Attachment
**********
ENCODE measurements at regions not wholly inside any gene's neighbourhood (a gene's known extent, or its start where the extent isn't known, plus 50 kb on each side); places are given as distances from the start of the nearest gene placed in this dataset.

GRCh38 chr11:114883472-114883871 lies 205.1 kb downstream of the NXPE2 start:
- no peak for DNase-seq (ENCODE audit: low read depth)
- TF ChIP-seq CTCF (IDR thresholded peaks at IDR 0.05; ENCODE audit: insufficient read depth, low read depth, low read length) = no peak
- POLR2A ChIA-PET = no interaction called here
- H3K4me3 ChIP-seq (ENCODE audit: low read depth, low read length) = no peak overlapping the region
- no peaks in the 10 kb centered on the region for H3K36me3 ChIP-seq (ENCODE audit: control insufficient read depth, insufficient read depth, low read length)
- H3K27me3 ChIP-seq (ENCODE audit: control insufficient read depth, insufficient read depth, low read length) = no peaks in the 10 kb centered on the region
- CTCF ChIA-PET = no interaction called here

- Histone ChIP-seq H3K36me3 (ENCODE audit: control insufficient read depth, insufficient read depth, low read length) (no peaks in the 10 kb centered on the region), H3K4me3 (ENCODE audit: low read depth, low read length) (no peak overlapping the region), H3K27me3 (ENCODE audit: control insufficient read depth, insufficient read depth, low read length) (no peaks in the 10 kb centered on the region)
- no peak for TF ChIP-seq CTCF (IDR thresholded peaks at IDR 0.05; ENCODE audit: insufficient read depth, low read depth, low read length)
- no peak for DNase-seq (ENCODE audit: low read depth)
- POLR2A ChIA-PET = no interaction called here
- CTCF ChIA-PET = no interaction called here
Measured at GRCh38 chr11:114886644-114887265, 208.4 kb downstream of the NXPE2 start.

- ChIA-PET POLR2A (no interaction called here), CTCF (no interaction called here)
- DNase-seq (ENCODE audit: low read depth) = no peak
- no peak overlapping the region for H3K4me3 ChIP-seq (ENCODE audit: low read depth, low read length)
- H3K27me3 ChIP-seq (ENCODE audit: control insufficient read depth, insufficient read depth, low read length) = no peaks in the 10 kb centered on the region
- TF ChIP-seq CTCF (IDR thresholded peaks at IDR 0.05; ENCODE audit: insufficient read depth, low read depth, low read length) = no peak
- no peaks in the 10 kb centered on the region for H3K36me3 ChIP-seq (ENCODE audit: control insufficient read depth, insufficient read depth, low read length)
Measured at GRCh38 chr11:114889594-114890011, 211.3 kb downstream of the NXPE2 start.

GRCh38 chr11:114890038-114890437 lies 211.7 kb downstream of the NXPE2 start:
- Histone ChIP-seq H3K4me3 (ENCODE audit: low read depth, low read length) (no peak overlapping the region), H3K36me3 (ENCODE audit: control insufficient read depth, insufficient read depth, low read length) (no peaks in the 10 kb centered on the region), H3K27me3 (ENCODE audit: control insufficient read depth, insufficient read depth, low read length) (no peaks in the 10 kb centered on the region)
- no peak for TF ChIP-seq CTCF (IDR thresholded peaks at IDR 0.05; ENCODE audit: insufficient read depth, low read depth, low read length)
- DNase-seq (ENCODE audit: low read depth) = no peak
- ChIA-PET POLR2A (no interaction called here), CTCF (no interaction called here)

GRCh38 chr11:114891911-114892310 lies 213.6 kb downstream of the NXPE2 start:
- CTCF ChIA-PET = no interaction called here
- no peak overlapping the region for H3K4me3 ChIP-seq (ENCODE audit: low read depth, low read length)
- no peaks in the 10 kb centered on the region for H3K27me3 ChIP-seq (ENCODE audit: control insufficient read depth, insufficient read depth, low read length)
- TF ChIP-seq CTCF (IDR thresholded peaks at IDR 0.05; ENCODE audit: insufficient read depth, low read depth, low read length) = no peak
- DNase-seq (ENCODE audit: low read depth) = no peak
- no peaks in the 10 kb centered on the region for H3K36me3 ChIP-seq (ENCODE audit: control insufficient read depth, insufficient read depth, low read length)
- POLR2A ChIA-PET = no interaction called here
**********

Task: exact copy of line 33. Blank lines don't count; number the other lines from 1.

- DNase-seq (ENCODE audit: low read depth) = no peak